University of Calgary

Joan Vickers

  • Professor Emerita of Kinesiology

Research Interests

Currently Teaching

Not currently teaching any courses.


Professor, Faculty of Kinesiology
Adjunct Professor, Department of Psychology


1984 Doctorate Educational Psychology, U. of British Columbia (interdisciplinary perception and cognition, educational psychology, motor learning and control)
1976 Masters of Science, Faculty of Education, U. of Calgary (interdisciplinary education, kinesiology, psychology)
1970 Certified Teacher Level 5, Province of Alberta
1966 Certified Teacher Level 4, Province of New Brunswick
1966 Bachelors of Physical Education, U. of New Brunswick


A. Cognition, Gaze and Motor Behaviour

he goal of my research program is to understand how vision controls and modulates motor behaviour. One of the challenges in this area is to determine if visual invariants underlie expertise in sport and other motor activities. Invariants are aspects of one’s gaze and/or motor behaviour that remain relatively unchanged even as the context or other parameters vary. A potential invariant of higher levels of motor performance is a gaze called the “quiet eye”. The quiet eye has four characteristics – it is directed to a critical location or object in the performance space; its onset occurs before the final movement common to all performers of the skill; its duration tends to be longer for elite performers; and it is stable, confirming the need for an optimal focus prior to the final execution of the skill. The processing of quiet eye information and the ability to self-regulate cognitive and emotional activity are key to the successful execution of motor skills, not only in sport but also in everyday skills like locomotion and in disorders such as ADHD (attention deficit hyperactivity disorder). When a performer is anxious or upset, then their normal ability to attend is lost with negative effects on their quiet eye and performance.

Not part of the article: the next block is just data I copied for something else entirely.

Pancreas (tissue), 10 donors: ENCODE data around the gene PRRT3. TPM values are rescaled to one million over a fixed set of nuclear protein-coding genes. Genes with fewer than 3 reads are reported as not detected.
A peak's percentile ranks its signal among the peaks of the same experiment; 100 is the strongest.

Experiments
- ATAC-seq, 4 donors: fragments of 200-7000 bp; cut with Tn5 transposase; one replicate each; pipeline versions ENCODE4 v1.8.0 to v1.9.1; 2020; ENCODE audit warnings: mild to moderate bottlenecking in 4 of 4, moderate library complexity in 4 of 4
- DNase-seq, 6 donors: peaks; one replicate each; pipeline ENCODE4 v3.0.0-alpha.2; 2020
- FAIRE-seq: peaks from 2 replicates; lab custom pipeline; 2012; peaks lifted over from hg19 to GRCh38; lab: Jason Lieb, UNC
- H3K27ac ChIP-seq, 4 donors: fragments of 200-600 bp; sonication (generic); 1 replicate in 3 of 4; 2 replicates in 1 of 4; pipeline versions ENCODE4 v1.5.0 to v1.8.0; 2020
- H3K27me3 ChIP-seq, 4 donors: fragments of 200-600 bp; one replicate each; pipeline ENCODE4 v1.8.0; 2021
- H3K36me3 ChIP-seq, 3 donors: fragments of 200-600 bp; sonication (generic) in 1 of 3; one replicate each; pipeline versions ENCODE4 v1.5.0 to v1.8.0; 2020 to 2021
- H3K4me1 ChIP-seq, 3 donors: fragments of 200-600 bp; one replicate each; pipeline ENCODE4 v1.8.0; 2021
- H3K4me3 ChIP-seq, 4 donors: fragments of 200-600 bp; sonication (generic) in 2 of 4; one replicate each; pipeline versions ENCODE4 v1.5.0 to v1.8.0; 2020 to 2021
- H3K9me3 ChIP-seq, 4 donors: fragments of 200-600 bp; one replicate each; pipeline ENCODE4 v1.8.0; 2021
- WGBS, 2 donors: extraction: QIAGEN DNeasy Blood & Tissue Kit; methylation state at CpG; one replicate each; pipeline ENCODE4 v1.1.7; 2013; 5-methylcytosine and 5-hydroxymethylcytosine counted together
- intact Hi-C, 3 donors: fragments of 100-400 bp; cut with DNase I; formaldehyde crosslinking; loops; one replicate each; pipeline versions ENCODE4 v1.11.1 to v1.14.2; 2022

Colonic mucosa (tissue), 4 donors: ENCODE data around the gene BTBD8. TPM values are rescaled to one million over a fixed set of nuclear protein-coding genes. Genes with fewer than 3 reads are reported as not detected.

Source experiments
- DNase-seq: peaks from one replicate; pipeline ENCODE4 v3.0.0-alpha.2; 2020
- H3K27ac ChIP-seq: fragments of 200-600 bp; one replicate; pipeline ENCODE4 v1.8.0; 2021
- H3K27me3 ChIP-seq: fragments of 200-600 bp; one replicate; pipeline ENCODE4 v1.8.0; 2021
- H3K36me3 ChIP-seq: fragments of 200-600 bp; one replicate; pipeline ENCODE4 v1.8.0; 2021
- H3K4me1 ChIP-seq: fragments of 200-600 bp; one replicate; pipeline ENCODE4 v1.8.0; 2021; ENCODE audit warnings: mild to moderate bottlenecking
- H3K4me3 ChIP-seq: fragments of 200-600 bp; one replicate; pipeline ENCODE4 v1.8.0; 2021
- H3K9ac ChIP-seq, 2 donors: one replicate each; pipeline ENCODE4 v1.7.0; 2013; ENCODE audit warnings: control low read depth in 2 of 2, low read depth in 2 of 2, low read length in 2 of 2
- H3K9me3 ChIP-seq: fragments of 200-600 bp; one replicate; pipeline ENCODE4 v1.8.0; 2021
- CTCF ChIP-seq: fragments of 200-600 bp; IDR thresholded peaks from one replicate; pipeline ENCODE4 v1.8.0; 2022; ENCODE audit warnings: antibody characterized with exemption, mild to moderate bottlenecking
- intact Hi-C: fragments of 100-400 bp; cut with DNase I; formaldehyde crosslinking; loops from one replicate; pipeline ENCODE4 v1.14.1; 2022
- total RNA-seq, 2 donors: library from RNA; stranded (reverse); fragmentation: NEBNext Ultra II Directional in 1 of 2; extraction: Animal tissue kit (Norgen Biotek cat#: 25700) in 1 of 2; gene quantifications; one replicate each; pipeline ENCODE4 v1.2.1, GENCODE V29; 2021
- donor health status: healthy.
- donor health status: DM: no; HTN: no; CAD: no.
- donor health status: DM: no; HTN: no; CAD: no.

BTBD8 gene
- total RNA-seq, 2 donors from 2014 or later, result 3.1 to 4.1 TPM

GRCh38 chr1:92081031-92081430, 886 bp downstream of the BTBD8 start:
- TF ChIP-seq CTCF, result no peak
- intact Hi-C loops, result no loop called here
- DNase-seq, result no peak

B. Motor Learning and Control: Decision Training In Sport

The ability to make effective decisions, especially under conditions of stress, is a characteristic sought by all sports performers. Decision training is a second major research area of my laboratory and is designed to improve the athlete’s ability to make effective decisions when under competitive stress. A decision trainer assumes that the necessary perceptual and cognitive skills must be present before motor skills and tactics can be performed in a consistent and reliable way. For this reason, coaches and other professionals are taught how to design decision training practices that help the athlete learn how to better anticipate what is going to happen, to focus and attend to critical cues, and overall become a more effective decision maker in the field of play. The gaze behaviour program plays a major role in decision training, as it provides valuable insights into how elite athlete control their focus and make decisions, information that can be shared with others in the training context.

Awards and Honours

Visiting Professor, Faculté des Sciences du Sport de Marseille, France
Invited Academic of the Year, Department of Sport Science, Chinese University of Hong Kong, Hong Kong
Visiting Professor, Universidade Estadual Paulista, Insitiuto de Education, Rio Claro, Brazil
Chairman’s Award for Excellence in Psychological Research in Sport Science, International Olympic Committee (IOC), Atlanta, Georgia
Elected Member, American Academy of Kinesiology
Young Scientist of the Year, Canadian Society of Psychomotor Learning and Sport Psychology


To view Joan N. Vicker's publications please see her Curriculum Vitae (PDF format)

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